What the accrued effect of all this change is you end up with a vague sense of exile in your own city. A city well served with the new wave of colonisers “here to help with the rebuild”. Intellectual hustlers so bereft of nous they fail to see the irony inherent in their generous offer.
Great piece Greg with some finely nuanced observations like this one. While my family and I haven't had to deal with EQC and related agencies as you, Hebe and family have, the post quake stress has certainly had an effect on us and for a while I was in exile here (out of work for a long period) and then 'exiled' beyond the city, in Auckland (which treated me well it must be said).
'Helping with the rebuild' I see as code for 'helping with the CBD rebuild'. The unwritten emphasis of the rebuild is more on restoring business (business as usual) and far less on restoring a more holistic, city-wide quality of life.
This week they put the uber-coloniser John Godley back on his plinth in Cathedral Square, where he can glare at the acrimonious pigeon roost formerly known as Christ Church Cathedral.
Described by the even more odious Walter D'Arcy Cresswell in his mostly deservedly forgotten From Lyttelton Harbour as the "founder foundering in his pot of tar".
As I suppose one of the colonists and intellectual hustlers, we have common ground on the fear of a timid, conformist future.
Was going to quote the local leader who recently said “Christchurch is essentially a large rural service town” and pooh poohed any effort to be something more, but oddly, The Press have taken the article down.
but oddly, The Press have taken the article down.
There's been a bit of that. A couple of ill-judged puff-pieces presumably intended to support Roger Sutton in his hour of need suddenly vanished once the stink had wafted to the editorial levels.
Greg (under Hebe's flag) is keen to say you were not at all in mind in this category and welcomes you and yourn to the hood.
...they put the uber-coloniser John Godley back on his plinth in Cathedral Square, where he can glare at the acrimonious pigeon roost formerly known as Christ Church Cathedral.
Yes, if only his Godleyness were next to cleanliness...
the fact that the Anglican management have done virtually nothing about sorting their rubble speaks volumes...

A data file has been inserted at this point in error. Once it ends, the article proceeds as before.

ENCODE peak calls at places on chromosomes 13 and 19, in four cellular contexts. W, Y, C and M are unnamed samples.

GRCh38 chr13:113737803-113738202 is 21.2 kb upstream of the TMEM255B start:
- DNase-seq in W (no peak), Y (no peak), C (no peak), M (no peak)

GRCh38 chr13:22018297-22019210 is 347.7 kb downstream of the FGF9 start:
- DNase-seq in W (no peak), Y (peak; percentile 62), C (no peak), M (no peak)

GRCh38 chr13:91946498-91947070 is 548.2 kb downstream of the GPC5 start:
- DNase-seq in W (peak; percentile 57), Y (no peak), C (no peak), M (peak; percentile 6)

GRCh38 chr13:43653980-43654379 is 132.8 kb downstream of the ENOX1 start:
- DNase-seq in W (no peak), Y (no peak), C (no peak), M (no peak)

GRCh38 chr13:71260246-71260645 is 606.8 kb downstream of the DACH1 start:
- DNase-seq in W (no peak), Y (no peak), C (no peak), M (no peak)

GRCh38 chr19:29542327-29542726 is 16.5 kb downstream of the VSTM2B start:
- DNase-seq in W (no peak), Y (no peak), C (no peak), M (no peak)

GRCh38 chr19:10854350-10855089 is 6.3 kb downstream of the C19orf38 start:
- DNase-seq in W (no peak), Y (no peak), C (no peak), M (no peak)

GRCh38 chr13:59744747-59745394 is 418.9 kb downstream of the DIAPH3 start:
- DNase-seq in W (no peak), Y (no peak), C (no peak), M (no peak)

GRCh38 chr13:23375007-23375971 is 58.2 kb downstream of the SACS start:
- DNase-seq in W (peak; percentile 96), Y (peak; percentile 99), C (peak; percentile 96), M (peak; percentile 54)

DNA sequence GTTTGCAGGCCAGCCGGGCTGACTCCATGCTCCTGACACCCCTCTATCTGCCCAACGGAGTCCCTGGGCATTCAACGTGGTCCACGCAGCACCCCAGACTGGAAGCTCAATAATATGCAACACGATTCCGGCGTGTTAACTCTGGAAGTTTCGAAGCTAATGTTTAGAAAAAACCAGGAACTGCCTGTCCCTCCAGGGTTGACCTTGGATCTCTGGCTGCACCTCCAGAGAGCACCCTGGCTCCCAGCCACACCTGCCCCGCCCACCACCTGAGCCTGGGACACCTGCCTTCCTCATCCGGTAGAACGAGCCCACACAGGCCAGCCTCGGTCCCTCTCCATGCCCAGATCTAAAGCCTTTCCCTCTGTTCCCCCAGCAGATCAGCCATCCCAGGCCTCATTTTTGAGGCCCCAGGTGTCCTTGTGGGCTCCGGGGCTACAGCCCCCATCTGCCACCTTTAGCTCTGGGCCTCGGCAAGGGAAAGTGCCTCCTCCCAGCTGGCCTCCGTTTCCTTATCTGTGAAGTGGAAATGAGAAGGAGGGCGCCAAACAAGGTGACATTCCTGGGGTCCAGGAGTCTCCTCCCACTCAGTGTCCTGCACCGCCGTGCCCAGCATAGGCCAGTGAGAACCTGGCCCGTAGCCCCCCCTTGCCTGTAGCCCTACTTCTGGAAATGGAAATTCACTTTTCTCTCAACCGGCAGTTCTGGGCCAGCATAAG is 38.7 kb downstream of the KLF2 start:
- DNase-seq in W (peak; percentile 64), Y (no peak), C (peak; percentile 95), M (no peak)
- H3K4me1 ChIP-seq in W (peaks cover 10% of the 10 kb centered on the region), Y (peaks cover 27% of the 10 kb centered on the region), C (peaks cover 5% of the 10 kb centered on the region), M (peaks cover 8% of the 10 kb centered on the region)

they could sell the stone if they ain't gonna use it again
Greg is backed up by this report
other reports from the affront that is Chchch:
__The Press_ supplies some post-apocalyptic reminders with their 'then and now' photosliders - a before the earthquake slider would have been nice too....
the proof that locking the central city down for all those years was counterproductive is growing daily;
with very few offices even rebuilt in the CBD there is already an office glut!
The Council is getting realistic about things:
Almost half a billion dollars of earthquake repairs scheduled for this year have been delayed.
The Christchurch City Council is blaming project delays and insurance uncertainty for pushing $450 million worth of work to the next fiscal year.
and that nice Mr Key chappie, after insisting that we build a covered stadium for him has now decided to let the council take the flak for yay or naysaying it:
Key said yesterday it was up to the council when the stadium was built "based on the resources they've got available".
"I think they're reflecting on the consultation process they're going though at the moment in terms of their capacity to fund their anchor projects.
"They're probably, at one level, trying to be realistic about how much pressure they could put on rates in terms of increasing those, if they sell some assets how many they've ultimately got to sell, and what their priorities are.